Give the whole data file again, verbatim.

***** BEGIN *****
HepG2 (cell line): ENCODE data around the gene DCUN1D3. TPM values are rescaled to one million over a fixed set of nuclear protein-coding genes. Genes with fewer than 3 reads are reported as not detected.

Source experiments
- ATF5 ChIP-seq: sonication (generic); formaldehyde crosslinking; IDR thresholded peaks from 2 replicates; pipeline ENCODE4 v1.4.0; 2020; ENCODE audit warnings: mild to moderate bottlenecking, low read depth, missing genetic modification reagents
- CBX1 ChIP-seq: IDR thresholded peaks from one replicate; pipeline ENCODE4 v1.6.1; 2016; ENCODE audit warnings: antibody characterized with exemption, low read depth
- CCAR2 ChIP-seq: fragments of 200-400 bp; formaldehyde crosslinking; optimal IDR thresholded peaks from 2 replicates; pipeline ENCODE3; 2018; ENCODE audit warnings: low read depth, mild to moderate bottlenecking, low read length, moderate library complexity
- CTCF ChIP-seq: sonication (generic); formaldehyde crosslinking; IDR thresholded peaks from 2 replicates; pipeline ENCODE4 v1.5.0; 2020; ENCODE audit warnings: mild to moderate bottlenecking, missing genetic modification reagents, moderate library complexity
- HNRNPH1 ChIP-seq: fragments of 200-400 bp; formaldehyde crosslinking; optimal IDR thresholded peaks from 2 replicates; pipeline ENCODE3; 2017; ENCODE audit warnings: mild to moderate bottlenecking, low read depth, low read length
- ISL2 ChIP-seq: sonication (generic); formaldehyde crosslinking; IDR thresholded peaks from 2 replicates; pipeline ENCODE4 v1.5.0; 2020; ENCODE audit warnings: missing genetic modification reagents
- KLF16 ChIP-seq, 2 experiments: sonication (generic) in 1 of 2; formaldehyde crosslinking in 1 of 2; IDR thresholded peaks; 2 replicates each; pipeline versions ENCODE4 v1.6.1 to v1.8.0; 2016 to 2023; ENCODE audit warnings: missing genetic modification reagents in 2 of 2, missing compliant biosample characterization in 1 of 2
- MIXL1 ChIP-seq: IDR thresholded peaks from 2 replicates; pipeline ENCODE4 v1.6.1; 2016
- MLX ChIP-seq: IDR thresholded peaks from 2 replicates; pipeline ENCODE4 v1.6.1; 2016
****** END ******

HepG2 (cell line): ENCODE data around the gene DCUN1D3. TPM values are rescaled to one million over a fixed set of nuclear protein-coding genes. Genes with fewer than 3 reads are reported as not detected.

Source experiments
- ATF5 ChIP-seq: sonication (generic); formaldehyde crosslinking; IDR thresholded peaks from 2 replicates; pipeline ENCODE4 v1.4.0; 2020; ENCODE audit warnings: mild to moderate bottlenecking, low read depth, missing genetic modification reagents
- CBX1 ChIP-seq: IDR thresholded peaks from one replicate; pipeline ENCODE4 v1.6.1; 2016; ENCODE audit warnings: antibody characterized with exemption, low read depth
- CCAR2 ChIP-seq: fragments of 200-400 bp; formaldehyde crosslinking; optimal IDR thresholded peaks from 2 replicates; pipeline ENCODE3; 2018; ENCODE audit warnings: low read depth, mild to moderate bottlenecking, low read length, moderate library complexity
- CTCF ChIP-seq: sonication (generic); formaldehyde crosslinking; IDR thresholded peaks from 2 replicates; pipeline ENCODE4 v1.5.0; 2020; ENCODE audit warnings: mild to moderate bottlenecking, missing genetic modification reagents, moderate library complexity
- HNRNPH1 ChIP-seq: fragments of 200-400 bp; formaldehyde crosslinking; optimal IDR thresholded peaks from 2 replicates; pipeline ENCODE3; 2017; ENCODE audit warnings: mild to moderate bottlenecking, low read depth, low read length
- ISL2 ChIP-seq: sonication (generic); formaldehyde crosslinking; IDR thresholded peaks from 2 replicates; pipeline ENCODE4 v1.5.0; 2020; ENCODE audit warnings: missing genetic modification reagents
- KLF16 ChIP-seq, 2 experiments: sonication (generic) in 1 of 2; formaldehyde crosslinking in 1 of 2; IDR thresholded peaks; 2 replicates each; pipeline versions ENCODE4 v1.6.1 to v1.8.0; 2016 to 2023; ENCODE audit warnings: missing genetic modification reagents in 2 of 2, missing compliant biosample characterization in 1 of 2
- MIXL1 ChIP-seq: IDR thresholded peaks from 2 replicates; pipeline ENCODE4 v1.6.1; 2016
- MLX ChIP-seq: IDR thresholded peaks from 2 replicates; pipeline ENCODE4 v1.6.1; 2016